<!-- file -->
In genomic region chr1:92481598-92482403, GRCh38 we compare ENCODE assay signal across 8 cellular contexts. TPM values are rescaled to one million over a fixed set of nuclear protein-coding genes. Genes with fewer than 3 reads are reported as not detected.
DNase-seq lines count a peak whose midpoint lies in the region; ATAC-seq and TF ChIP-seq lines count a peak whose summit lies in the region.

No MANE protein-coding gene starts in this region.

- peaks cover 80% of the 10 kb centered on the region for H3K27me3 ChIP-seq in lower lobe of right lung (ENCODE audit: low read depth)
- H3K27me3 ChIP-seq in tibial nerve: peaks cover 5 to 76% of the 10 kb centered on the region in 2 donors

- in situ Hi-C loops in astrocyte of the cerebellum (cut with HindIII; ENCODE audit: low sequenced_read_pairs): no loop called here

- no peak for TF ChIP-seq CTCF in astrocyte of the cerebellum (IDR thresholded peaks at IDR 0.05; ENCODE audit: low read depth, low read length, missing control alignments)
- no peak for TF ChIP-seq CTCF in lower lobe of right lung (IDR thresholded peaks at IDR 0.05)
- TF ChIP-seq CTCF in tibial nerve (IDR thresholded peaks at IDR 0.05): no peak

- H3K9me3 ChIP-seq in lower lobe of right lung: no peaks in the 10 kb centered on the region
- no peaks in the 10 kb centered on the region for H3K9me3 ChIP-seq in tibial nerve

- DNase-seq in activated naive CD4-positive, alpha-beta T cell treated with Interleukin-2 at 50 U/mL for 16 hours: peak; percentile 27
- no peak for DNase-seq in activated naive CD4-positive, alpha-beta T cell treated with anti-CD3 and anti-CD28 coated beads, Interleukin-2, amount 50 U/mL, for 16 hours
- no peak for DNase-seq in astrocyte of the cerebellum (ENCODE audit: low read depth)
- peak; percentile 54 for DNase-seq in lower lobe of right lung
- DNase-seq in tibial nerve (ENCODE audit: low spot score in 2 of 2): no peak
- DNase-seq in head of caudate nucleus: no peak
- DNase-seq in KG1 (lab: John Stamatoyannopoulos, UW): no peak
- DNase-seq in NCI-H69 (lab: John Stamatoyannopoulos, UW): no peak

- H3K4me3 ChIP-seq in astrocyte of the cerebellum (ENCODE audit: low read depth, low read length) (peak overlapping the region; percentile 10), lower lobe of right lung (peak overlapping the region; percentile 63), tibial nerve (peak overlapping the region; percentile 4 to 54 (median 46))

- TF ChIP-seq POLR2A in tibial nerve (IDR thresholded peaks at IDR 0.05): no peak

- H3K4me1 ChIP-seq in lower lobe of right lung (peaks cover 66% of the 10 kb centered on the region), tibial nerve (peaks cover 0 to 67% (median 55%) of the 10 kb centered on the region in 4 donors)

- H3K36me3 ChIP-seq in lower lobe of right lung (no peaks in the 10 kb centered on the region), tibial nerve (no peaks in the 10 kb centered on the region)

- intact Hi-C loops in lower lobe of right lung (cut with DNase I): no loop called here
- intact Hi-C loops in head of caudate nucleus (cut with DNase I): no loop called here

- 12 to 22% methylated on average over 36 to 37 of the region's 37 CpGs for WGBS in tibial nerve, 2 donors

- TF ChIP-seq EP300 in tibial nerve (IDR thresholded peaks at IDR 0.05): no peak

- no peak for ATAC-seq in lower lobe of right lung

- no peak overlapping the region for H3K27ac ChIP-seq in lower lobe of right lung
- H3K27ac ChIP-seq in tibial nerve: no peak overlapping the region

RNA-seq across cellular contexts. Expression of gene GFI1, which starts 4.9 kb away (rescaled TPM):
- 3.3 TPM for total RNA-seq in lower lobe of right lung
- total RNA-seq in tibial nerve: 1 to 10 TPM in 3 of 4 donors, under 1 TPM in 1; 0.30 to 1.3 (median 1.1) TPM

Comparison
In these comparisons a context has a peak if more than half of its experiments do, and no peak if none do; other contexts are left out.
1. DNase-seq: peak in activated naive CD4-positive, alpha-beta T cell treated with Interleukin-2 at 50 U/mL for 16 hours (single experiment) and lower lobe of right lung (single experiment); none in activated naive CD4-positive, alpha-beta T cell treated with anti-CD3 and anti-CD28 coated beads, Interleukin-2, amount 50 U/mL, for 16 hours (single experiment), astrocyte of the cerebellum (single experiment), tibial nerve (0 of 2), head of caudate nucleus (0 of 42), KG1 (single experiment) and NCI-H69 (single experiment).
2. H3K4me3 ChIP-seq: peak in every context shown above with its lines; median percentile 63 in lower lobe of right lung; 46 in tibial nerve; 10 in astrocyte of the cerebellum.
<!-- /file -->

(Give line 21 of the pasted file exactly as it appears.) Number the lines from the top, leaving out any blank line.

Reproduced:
- TF ChIP-seq POLR2A in tibial nerve (IDR thresholded peaks at IDR 0.05): no peak